Write on

August 23, 2008

Fraternite, egalite and liberte?

While I deeply share Luke Vanni's concerns (Write On #763) about the exploitation of women, I find the French State Council's decision to deny Faiza Silmi's application for citizenship on the basis of wearing a burqua completely abhorrent.

Faiza has not committed any crimes, nor refused to learn the nation's language (she is fluent in French) or rejected France's laws. The court ruled that Faiza had not assimilated sufficiently and had adopted practices "incompatible with the essential values of the French community — notably the principle of equality of the sexes" due to her religious belief.

This court decision, while outrageous, hasn't come out of the blue. French authorities have scapegoated Muslims for an escalating economic and social crisis. In their endeavour to blame marginalised immigrants, they have been using Muslim women's bodies to write their laws on. Muslim women are prohibited from wearing the hijab in public schools, supposedly to safeguard "secularism and gender equality". In Turkey the veil is outlawed at public universities and in Germany in the public service.

These decisions don't liberate women but force them to either obey the state or leave the public domain. Women are either humiliated and start wearing less clothes or retreat into the home and conservative religious institutions that are privately run.

If, as Vanni argues, the court's decision was based on a genuine belief in sexual equality and has nothing to do with racism and Islamophobia, why then is the Western veil not banned? Luke might not realise how many Western women will not or can not step outside their front door without their veil: make-up, or — worse — the permanent veil, plastic surgery.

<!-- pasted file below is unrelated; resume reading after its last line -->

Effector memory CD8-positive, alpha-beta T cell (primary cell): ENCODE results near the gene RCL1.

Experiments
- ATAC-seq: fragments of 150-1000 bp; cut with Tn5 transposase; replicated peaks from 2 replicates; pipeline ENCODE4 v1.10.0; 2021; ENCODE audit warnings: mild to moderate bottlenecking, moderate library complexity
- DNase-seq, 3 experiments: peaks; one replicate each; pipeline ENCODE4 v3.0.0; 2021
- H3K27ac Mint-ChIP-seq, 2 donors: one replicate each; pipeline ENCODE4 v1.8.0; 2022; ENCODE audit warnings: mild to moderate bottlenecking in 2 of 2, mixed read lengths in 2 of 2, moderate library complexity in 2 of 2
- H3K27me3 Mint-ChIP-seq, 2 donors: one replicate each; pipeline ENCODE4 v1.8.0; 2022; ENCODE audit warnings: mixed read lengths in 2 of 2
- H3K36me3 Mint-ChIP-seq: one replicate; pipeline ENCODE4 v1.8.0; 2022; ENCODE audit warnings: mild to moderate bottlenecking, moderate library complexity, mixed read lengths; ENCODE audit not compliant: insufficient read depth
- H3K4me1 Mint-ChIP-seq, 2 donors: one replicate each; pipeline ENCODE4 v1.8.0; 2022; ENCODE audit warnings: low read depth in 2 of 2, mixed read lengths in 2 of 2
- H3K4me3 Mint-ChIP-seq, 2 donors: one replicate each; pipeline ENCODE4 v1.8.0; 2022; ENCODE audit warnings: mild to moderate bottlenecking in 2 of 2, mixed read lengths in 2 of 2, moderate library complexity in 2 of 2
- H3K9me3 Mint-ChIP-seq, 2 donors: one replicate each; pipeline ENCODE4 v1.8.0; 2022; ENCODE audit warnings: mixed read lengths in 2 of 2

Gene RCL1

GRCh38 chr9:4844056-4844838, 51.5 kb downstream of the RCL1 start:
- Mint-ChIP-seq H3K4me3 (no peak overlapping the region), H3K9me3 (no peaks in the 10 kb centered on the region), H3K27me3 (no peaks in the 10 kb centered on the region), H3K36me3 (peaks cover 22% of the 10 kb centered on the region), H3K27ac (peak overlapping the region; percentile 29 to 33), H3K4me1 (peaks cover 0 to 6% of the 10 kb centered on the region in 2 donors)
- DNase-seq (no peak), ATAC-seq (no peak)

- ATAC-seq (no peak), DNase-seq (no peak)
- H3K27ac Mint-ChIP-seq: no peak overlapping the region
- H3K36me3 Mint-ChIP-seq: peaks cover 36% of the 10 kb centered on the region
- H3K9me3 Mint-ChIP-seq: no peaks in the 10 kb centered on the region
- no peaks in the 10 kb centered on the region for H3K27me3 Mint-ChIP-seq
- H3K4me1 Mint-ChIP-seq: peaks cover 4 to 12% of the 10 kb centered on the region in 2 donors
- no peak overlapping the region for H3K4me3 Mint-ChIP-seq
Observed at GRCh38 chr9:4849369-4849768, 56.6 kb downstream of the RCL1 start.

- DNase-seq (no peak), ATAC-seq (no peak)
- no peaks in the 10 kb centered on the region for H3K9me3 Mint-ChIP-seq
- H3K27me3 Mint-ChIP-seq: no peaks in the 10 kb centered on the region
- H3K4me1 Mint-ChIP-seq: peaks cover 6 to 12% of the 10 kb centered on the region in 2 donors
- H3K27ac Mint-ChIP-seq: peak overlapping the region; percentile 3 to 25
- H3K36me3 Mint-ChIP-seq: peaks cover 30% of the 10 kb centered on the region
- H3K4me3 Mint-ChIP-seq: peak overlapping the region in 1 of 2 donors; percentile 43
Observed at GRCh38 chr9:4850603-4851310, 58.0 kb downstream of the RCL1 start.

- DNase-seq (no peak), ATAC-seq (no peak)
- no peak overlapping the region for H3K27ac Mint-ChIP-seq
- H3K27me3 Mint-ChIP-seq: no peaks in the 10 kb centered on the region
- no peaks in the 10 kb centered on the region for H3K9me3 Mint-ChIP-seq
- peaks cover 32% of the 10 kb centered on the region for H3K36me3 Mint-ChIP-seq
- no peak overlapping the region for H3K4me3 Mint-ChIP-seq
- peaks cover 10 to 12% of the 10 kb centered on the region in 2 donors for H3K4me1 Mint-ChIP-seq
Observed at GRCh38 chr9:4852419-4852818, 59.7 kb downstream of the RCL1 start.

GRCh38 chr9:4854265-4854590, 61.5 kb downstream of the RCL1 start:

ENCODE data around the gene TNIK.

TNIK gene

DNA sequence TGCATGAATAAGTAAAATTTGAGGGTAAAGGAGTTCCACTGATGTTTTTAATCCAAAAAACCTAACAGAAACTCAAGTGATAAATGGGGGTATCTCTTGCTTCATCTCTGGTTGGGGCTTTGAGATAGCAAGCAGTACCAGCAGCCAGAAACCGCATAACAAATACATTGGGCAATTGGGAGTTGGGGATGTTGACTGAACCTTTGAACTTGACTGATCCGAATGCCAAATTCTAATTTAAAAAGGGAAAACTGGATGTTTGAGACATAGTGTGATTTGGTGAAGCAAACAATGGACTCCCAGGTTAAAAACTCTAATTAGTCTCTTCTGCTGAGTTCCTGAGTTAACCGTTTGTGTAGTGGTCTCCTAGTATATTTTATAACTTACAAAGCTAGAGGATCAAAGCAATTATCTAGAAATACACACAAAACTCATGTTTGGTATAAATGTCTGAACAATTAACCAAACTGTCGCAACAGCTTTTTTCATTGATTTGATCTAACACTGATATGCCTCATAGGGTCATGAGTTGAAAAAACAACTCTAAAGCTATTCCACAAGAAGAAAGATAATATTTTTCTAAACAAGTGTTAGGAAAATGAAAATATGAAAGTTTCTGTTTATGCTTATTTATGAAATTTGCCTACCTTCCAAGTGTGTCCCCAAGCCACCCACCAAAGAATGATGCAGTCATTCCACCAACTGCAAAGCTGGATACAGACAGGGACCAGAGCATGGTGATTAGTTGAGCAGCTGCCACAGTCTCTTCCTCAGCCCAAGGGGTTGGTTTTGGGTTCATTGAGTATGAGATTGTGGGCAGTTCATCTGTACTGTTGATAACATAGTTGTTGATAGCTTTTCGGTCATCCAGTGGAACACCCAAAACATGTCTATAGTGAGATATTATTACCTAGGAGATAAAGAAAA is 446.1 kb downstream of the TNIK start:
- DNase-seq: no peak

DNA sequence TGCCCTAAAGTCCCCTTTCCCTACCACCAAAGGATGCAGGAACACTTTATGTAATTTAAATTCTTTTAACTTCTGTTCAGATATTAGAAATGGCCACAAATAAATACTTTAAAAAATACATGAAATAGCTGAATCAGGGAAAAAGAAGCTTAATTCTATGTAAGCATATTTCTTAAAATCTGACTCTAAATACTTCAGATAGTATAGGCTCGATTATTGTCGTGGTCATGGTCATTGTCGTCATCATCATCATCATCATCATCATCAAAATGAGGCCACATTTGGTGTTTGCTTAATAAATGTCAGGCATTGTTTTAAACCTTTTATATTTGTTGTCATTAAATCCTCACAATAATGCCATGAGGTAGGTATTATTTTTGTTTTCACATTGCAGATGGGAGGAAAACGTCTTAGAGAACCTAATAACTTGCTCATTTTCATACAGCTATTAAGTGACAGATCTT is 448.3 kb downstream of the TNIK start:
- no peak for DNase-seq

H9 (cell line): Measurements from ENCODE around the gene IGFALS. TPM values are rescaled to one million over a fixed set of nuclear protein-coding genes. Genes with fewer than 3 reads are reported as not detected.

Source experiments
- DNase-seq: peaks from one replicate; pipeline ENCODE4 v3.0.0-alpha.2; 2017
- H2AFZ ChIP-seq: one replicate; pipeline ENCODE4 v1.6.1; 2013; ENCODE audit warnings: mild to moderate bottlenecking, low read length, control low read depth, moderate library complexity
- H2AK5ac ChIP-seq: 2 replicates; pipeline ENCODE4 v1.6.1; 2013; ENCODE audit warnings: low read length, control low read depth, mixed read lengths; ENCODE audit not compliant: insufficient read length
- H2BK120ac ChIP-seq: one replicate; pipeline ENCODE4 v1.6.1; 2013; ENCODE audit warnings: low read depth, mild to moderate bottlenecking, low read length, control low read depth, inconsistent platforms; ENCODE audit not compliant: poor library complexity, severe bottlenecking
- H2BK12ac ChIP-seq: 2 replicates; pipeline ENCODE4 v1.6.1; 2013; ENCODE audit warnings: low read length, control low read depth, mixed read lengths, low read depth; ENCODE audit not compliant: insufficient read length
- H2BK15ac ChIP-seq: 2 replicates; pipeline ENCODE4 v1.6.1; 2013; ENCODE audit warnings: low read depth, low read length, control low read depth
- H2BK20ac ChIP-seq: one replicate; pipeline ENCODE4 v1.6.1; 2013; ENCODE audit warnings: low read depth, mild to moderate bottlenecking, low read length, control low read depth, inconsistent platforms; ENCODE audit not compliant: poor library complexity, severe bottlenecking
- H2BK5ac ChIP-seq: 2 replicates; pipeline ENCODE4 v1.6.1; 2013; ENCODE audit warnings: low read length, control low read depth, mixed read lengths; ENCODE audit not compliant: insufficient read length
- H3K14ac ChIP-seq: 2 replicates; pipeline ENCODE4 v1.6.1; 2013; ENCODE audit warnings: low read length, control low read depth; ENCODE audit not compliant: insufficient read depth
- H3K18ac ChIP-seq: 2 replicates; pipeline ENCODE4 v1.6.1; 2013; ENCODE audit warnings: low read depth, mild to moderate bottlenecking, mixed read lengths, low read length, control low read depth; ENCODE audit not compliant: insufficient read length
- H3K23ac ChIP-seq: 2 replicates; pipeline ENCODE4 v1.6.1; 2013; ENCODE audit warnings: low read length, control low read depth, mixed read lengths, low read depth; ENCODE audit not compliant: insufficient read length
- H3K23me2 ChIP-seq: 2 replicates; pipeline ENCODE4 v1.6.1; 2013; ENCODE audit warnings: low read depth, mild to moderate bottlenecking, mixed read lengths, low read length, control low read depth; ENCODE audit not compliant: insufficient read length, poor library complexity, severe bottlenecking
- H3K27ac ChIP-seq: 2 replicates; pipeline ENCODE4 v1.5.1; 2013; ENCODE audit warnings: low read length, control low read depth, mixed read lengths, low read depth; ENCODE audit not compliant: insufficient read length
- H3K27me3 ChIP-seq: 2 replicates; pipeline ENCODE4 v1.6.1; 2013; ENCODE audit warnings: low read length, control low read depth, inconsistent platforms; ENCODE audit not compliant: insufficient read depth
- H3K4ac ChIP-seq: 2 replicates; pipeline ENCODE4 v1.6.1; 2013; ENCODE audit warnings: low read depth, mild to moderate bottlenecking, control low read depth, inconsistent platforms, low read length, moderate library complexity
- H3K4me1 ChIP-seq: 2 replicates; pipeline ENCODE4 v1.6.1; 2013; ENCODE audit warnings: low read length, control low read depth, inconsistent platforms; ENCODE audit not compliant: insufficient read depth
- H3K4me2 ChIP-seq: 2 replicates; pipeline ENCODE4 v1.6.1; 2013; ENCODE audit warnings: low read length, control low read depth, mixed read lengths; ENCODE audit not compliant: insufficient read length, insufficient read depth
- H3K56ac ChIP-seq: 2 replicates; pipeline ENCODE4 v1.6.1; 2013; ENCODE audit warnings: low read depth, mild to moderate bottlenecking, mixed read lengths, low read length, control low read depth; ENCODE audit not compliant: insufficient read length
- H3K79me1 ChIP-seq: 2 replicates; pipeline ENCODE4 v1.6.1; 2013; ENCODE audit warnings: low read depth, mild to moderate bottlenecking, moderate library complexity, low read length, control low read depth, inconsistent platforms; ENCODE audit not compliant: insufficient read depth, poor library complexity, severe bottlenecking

There are plenty of women who wear the veil because they are "forced" to, as there are plenty of Western women who self-mutilate through waxing, laser and plastic surgery because they are "forced" too.

The State Council's decision will not help Muslim or non-Muslim women's liberation. As a matter of fact it is a brutal attack on women's basic human rights. So much for fraternite, egalite and liberte.

It doesn't matter how much we dislike certain religious or non-religious dress codes for their sexist overtones. The decision to torture yourself by wearing stiletto heels and fashionable but hazardous corsets, or the burqua for that matter, is not a court's or a man's but an individual woman's decision only.

As long as women are reduced to bodies with specific sex organs to be veiled or unveiled for the benefit of capitalist moneymakers and religious ideologues, equality between the sexes remains empty rhetoric.

Margarita Windisch


@letterhead= Nuclear power

Carlos Caceres (Write On #763) writes that clean aluminium needs nuclear power. I believe that the only sustainable option to counter climate change is to replace polluting energy sources with renewable energy.

Nuclear energy is not considered to be sustainable because it produces long-life radioactive wastes and sustains technology and opportunity for nuclear weapons. Nuclear weapons should be outlawed.

Carbon-capture and storage is not considered to be sustainable because it may well cause problems for future generations.

The federal government should publish maps of Australia indicating the location and magnitude of solar, wind and other renewable energy resources and call for energy storage and transmission submissions so that opportunities for renewable energy can be seen by all. That could help to guide setting incentives to replace polluting sources by renewable energy.

@letter= Why should it not be used in aluminium smelters?

Peter Ravine

Greenmount, WA

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